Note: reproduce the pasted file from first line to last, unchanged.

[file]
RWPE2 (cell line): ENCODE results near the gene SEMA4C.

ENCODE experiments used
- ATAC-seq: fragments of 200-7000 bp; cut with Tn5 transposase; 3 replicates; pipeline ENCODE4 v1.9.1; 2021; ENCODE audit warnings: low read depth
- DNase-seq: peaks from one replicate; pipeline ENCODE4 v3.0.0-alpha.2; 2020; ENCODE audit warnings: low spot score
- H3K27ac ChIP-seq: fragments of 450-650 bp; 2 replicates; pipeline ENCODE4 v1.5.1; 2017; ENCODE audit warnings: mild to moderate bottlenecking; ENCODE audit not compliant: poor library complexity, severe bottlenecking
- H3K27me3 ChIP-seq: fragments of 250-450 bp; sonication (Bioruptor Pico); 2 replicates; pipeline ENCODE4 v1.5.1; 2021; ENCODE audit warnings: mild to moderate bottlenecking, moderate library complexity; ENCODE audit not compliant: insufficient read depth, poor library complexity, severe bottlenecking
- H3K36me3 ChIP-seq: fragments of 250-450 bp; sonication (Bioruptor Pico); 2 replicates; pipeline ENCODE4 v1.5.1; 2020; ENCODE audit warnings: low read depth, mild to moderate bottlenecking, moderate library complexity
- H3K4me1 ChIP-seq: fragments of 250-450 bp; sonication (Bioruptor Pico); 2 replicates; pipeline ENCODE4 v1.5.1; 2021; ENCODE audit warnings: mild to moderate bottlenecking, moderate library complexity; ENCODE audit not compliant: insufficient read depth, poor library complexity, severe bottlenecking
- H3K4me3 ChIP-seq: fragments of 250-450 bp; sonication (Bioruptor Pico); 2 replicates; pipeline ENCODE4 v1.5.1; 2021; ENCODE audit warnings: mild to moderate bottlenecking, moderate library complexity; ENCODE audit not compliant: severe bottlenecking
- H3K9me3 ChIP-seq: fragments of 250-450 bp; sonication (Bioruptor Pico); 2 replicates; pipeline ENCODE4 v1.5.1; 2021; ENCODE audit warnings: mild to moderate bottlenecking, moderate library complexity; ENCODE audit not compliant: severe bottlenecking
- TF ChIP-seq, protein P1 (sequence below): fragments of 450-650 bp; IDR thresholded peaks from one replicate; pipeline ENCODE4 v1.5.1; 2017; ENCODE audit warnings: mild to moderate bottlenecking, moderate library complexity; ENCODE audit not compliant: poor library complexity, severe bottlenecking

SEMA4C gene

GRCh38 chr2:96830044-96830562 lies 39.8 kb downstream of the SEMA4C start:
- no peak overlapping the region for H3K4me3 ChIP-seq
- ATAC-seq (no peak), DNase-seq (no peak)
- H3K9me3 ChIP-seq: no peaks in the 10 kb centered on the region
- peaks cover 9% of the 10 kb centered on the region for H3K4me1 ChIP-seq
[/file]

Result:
RWPE2 (cell line): ENCODE results near the gene SEMA4C.

ENCODE experiments used
- ATAC-seq: fragments of 200-7000 bp; cut with Tn5 transposase; 3 replicates; pipeline ENCODE4 v1.9.1; 2021; ENCODE audit warnings: low read depth
- DNase-seq: peaks from one replicate; pipeline ENCODE4 v3.0.0-alpha.2; 2020; ENCODE audit warnings: low spot score
- H3K27ac ChIP-seq: fragments of 450-650 bp; 2 replicates; pipeline ENCODE4 v1.5.1; 2017; ENCODE audit warnings: mild to moderate bottlenecking; ENCODE audit not compliant: poor library complexity, severe bottlenecking
- H3K27me3 ChIP-seq: fragments of 250-450 bp; sonication (Bioruptor Pico); 2 replicates; pipeline ENCODE4 v1.5.1; 2021; ENCODE audit warnings: mild to moderate bottlenecking, moderate library complexity; ENCODE audit not compliant: insufficient read depth, poor library complexity, severe bottlenecking
- H3K36me3 ChIP-seq: fragments of 250-450 bp; sonication (Bioruptor Pico); 2 replicates; pipeline ENCODE4 v1.5.1; 2020; ENCODE audit warnings: low read depth, mild to moderate bottlenecking, moderate library complexity
- H3K4me1 ChIP-seq: fragments of 250-450 bp; sonication (Bioruptor Pico); 2 replicates; pipeline ENCODE4 v1.5.1; 2021; ENCODE audit warnings: mild to moderate bottlenecking, moderate library complexity; ENCODE audit not compliant: insufficient read depth, poor library complexity, severe bottlenecking
- H3K4me3 ChIP-seq: fragments of 250-450 bp; sonication (Bioruptor Pico); 2 replicates; pipeline ENCODE4 v1.5.1; 2021; ENCODE audit warnings: mild to moderate bottlenecking, moderate library complexity; ENCODE audit not compliant: severe bottlenecking
- H3K9me3 ChIP-seq: fragments of 250-450 bp; sonication (Bioruptor Pico); 2 replicates; pipeline ENCODE4 v1.5.1; 2021; ENCODE audit warnings: mild to moderate bottlenecking, moderate library complexity; ENCODE audit not compliant: severe bottlenecking
- TF ChIP-seq, protein P1 (sequence below): fragments of 450-650 bp; IDR thresholded peaks from one replicate; pipeline ENCODE4 v1.5.1; 2017; ENCODE audit warnings: mild to moderate bottlenecking, moderate library complexity; ENCODE audit not compliant: poor library complexity, severe bottlenecking

SEMA4C gene

GRCh38 chr2:96830044-96830562 lies 39.8 kb downstream of the SEMA4C start:
- no peak overlapping the region for H3K4me3 ChIP-seq
- ATAC-seq (no peak), DNase-seq (no peak)
- H3K9me3 ChIP-seq: no peaks in the 10 kb centered on the region
- peaks cover 9% of the 10 kb centered on the region for H3K4me1 ChIP-seq